When homeowners are preparing to put their properties on the market, MONEY is often at the forefront of their minds. And everyone has an idea of what their home is worth. Setting a list price accurately could mean the difference between getting an offer quickly, or having your home sit on the market for months with little interest. There are plenty of myths surrounding the science behind pricing strategy, and here we will debunk these myths so you can move forward and allow your Realtor to suggest a list price accurately.
1. "If we keep waiting, a better offer will come along"
When sellers receive an offer within the first couple days of their home being on the market, they may be skeptical or hesitant to accept it, wondering if other buyers may be willing to pay more. The bidding wars of yester-year had allowed people to think there are tons of buyers out there willing to fight over their property. But there is no guarantee of other buyers waiting around the corner, or how long it will take another offer to come in.
Let's tell a story about my very own father: When I was a about 18 still living at home, my father listed our home for sale. We received an offer after a couple of weeks, but it was a little lower than my dad was hoping to get, so he rejected the offer and waited for the next to come in...The house sat on the market for 3 months! Price reductions, various showings but no bites. My dad was getting desparate. Finally... after months on the market another offer finally came in.... even lower than the first! But my dad needed the house gone so he could downsize, so he had no choice but to work with the buyers, and settle for a sale price lower than he wanted, and lower than that first offer. Moral of the story? If the offer is decent, try working with the buyers. Negotiate, and come to a common ground on price.
2. "Getting an offer right away means the agent priced it too low"
When sellers receive an offer early in the process, as excited as they might be, many can't help but wonder "should we have asked for more money? Did our agent price it too cheaply?" While it's natural to be skeptical (maybe even a little greedy), receiving an offer early in the process most likely means your home was priced perfectly, and attractively. If you trust your agent, you know he/she didn't pick a random number, but rather they selected that price point after extensive research of the market and other homes that have recently sold comparable to yours. Be glad your sale is moving quickly. Allowing multiple groups of people through your home, keeping your home perfect, and always leaving for showings can grow tiring if it drags on too long.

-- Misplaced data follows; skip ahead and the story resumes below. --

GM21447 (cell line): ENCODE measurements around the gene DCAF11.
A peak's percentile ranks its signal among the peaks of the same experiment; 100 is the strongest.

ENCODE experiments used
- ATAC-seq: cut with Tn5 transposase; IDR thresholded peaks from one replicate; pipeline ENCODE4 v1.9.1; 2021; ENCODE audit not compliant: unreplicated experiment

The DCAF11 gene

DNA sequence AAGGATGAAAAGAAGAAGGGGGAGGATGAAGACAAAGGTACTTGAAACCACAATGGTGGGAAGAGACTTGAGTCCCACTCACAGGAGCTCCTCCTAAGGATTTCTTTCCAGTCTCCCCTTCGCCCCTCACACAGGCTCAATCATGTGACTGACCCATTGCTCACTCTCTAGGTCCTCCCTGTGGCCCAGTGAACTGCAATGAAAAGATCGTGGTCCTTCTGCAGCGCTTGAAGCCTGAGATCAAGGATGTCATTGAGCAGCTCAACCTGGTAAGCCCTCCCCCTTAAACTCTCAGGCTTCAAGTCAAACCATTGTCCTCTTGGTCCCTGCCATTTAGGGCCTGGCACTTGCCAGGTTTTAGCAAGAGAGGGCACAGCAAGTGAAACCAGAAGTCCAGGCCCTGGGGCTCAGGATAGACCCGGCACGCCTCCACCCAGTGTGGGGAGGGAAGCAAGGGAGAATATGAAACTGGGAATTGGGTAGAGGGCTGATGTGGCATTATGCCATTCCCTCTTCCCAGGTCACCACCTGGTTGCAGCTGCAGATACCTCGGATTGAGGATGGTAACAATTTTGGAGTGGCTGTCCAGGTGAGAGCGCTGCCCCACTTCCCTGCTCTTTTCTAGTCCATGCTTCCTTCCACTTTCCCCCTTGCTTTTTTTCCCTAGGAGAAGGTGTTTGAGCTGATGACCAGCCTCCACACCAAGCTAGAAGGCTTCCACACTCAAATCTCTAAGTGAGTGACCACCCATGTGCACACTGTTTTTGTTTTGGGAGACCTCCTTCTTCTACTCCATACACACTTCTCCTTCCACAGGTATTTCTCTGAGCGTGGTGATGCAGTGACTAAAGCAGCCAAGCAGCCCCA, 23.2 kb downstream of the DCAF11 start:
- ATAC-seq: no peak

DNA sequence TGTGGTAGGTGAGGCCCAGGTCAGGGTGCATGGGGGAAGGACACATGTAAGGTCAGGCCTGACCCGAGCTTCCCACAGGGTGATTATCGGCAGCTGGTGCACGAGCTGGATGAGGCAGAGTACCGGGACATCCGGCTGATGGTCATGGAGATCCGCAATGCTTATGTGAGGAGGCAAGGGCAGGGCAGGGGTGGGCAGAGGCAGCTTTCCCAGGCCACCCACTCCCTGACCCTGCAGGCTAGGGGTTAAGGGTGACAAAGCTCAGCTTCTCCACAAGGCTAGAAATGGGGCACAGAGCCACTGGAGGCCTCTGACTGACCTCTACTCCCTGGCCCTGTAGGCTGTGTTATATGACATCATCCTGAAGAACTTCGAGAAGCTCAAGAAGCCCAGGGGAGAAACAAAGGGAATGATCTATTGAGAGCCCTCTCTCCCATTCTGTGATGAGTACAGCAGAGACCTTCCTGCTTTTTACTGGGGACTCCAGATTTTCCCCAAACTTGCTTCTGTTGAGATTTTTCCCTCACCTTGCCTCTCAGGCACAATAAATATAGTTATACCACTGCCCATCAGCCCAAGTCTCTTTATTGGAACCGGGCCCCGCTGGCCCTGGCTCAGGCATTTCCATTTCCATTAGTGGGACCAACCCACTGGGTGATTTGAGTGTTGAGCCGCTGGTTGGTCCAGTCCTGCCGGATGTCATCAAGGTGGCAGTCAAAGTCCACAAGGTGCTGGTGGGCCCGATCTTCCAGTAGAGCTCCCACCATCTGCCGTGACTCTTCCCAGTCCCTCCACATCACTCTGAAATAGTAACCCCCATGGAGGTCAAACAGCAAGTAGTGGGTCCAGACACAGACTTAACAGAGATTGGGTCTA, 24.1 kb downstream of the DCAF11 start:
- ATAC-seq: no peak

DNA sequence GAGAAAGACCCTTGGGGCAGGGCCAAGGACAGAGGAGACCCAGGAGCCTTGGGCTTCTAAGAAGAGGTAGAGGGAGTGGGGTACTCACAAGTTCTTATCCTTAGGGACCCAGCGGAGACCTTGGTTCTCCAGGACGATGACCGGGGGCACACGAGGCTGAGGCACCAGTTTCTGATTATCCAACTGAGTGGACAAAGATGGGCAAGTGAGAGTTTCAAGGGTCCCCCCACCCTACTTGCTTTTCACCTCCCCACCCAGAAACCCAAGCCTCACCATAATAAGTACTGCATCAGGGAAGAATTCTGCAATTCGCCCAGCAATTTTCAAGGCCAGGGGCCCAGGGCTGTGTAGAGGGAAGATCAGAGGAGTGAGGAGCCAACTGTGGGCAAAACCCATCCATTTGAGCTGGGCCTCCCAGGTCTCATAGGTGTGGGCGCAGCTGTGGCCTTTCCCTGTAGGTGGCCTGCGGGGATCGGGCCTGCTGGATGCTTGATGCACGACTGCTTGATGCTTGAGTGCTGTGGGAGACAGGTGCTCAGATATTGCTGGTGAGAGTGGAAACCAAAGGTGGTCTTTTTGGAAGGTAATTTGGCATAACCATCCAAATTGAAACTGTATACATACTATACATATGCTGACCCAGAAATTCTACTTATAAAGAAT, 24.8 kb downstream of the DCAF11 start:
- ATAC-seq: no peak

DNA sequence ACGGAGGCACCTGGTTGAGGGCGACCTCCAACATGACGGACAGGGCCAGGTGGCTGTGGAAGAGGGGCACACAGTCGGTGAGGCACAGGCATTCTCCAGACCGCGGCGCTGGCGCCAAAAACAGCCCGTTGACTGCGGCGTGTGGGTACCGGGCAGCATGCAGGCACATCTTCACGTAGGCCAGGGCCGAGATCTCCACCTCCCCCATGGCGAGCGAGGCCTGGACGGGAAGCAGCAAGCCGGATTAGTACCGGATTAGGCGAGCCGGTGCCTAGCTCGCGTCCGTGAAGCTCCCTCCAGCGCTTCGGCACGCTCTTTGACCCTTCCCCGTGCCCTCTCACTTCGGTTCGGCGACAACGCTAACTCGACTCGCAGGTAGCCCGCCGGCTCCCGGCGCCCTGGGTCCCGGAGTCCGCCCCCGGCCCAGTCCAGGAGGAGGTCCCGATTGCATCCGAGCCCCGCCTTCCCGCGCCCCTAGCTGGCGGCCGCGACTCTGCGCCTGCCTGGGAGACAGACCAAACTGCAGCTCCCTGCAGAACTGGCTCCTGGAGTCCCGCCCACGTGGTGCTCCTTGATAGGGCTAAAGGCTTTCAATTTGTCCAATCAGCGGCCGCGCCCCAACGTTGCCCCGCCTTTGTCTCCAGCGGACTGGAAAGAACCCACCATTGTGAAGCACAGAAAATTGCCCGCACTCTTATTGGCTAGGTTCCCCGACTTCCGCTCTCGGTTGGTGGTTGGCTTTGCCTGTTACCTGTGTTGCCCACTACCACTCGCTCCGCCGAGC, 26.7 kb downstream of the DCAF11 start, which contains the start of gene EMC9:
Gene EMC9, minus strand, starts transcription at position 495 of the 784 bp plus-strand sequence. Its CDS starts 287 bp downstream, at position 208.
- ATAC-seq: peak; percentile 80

3. "We should price it so there's room to negotiate"
Let's be honest, most sellers would love top dollar for their homes. But overpricing it with the intention of being able to accept lower may just leave you empty handed in the long run. Plus, if you don't get any bites off your initial higher asking price, and have to go through multiple reductions - Buyers can become weary thinking there's something wrong with the place.
4. "We can add all renovation costs to the asking price!"
Sellers may love the renovations they've made, and want to add those costs into the listing price. But remember, not every change is going to add a huge return on investment. Kitchens, bathrooms and flooring are the biggest ROI but make smart choices. If you're re-modelling specifically to list your home, choose cost effective choices (without being too cheap and poor quality) that will add the highest value to your home.
5. "My Realtor overpriced my house to make a larger commission"
Agents are paid a percentage of the selling price of the home, however, even a $25,000 increase doesn't necessarily mean much more money for them in the end. For example: An extra 25,000 would equal an extra $1,500 paid out in commission, which then gets divided between bother the Buyers Agent Side and the Listing Agent Side, and your agent would likely only end up with less than $750 extra in their pocket. It's hard to imagine an agent would blow a quick potential quick sale over a few hundred dollars.
6. "Reducing the price is a sign of weakness"
While no homeowner is eager to lower their listing price, if time is passing and there's been little interest it's time to consider lowering. Remember, time is money. While you're waiting for someone to match your ideal price you're still paying mortgage, utilities, taxes and more! Plus, sometimes lowering your price can put your home in a new bracket and gain exposure from a whole new group of potential buyers, and you could end up suddenly gaining lots of interest and maybe a pending quick sale.